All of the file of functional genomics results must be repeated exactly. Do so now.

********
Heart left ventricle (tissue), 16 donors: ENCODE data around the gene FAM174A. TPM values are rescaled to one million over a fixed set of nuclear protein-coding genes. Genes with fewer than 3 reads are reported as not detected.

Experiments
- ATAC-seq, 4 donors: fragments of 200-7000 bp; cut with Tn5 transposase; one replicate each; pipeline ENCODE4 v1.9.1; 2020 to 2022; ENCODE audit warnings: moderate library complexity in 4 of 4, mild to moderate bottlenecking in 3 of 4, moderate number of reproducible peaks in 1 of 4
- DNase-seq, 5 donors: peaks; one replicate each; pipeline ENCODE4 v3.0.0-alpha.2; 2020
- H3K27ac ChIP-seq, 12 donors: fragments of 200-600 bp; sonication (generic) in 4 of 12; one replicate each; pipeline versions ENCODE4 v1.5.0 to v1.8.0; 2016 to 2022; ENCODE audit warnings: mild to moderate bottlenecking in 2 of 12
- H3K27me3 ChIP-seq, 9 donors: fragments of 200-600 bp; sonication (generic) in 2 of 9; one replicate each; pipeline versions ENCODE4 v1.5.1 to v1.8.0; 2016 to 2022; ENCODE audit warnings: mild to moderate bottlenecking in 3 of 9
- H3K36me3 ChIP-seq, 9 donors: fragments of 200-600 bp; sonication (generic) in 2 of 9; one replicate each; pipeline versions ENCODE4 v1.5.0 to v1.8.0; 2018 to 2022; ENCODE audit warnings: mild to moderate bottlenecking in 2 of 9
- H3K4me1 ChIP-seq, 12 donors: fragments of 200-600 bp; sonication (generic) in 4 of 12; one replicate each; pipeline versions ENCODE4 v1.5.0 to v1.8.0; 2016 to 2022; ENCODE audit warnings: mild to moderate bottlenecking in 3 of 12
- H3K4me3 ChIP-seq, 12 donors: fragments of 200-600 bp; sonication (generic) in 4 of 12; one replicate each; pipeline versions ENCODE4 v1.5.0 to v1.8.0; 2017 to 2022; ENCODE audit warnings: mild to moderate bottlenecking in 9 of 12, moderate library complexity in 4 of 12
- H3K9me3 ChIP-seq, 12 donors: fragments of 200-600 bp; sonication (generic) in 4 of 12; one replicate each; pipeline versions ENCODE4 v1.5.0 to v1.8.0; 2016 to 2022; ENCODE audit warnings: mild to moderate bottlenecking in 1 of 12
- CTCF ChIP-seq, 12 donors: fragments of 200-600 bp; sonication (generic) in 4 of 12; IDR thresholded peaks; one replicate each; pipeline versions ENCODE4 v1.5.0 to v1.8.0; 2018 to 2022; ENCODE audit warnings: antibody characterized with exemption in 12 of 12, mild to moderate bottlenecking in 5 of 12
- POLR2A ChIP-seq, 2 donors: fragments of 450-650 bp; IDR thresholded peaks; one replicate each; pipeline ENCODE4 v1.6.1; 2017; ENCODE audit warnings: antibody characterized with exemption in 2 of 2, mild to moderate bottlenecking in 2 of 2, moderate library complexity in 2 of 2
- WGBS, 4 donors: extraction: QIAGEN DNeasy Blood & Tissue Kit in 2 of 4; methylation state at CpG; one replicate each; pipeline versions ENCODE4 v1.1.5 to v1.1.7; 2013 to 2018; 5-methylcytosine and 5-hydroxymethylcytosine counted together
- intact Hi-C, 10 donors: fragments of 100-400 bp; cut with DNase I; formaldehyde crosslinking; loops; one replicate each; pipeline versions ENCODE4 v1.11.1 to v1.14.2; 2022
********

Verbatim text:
Heart left ventricle (tissue), 16 donors: ENCODE data around the gene FAM174A. TPM values are rescaled to one million over a fixed set of nuclear protein-coding genes. Genes with fewer than 3 reads are reported as not detected.

Experiments
- ATAC-seq, 4 donors: fragments of 200-7000 bp; cut with Tn5 transposase; one replicate each; pipeline ENCODE4 v1.9.1; 2020 to 2022; ENCODE audit warnings: moderate library complexity in 4 of 4, mild to moderate bottlenecking in 3 of 4, moderate number of reproducible peaks in 1 of 4
- DNase-seq, 5 donors: peaks; one replicate each; pipeline ENCODE4 v3.0.0-alpha.2; 2020
- H3K27ac ChIP-seq, 12 donors: fragments of 200-600 bp; sonication (generic) in 4 of 12; one replicate each; pipeline versions ENCODE4 v1.5.0 to v1.8.0; 2016 to 2022; ENCODE audit warnings: mild to moderate bottlenecking in 2 of 12
- H3K27me3 ChIP-seq, 9 donors: fragments of 200-600 bp; sonication (generic) in 2 of 9; one replicate each; pipeline versions ENCODE4 v1.5.1 to v1.8.0; 2016 to 2022; ENCODE audit warnings: mild to moderate bottlenecking in 3 of 9
- H3K36me3 ChIP-seq, 9 donors: fragments of 200-600 bp; sonication (generic) in 2 of 9; one replicate each; pipeline versions ENCODE4 v1.5.0 to v1.8.0; 2018 to 2022; ENCODE audit warnings: mild to moderate bottlenecking in 2 of 9
- H3K4me1 ChIP-seq, 12 donors: fragments of 200-600 bp; sonication (generic) in 4 of 12; one replicate each; pipeline versions ENCODE4 v1.5.0 to v1.8.0; 2016 to 2022; ENCODE audit warnings: mild to moderate bottlenecking in 3 of 12
- H3K4me3 ChIP-seq, 12 donors: fragments of 200-600 bp; sonication (generic) in 4 of 12; one replicate each; pipeline versions ENCODE4 v1.5.0 to v1.8.0; 2017 to 2022; ENCODE audit warnings: mild to moderate bottlenecking in 9 of 12, moderate library complexity in 4 of 12
- H3K9me3 ChIP-seq, 12 donors: fragments of 200-600 bp; sonication (generic) in 4 of 12; one replicate each; pipeline versions ENCODE4 v1.5.0 to v1.8.0; 2016 to 2022; ENCODE audit warnings: mild to moderate bottlenecking in 1 of 12
- CTCF ChIP-seq, 12 donors: fragments of 200-600 bp; sonication (generic) in 4 of 12; IDR thresholded peaks; one replicate each; pipeline versions ENCODE4 v1.5.0 to v1.8.0; 2018 to 2022; ENCODE audit warnings: antibody characterized with exemption in 12 of 12, mild to moderate bottlenecking in 5 of 12
- POLR2A ChIP-seq, 2 donors: fragments of 450-650 bp; IDR thresholded peaks; one replicate each; pipeline ENCODE4 v1.6.1; 2017; ENCODE audit warnings: antibody characterized with exemption in 2 of 2, mild to moderate bottlenecking in 2 of 2, moderate library complexity in 2 of 2
- WGBS, 4 donors: extraction: QIAGEN DNeasy Blood & Tissue Kit in 2 of 4; methylation state at CpG; one replicate each; pipeline versions ENCODE4 v1.1.5 to v1.1.7; 2013 to 2018; 5-methylcytosine and 5-hydroxymethylcytosine counted together
- intact Hi-C, 10 donors: fragments of 100-400 bp; cut with DNase I; formaldehyde crosslinking; loops; one replicate each; pipeline versions ENCODE4 v1.11.1 to v1.14.2; 2022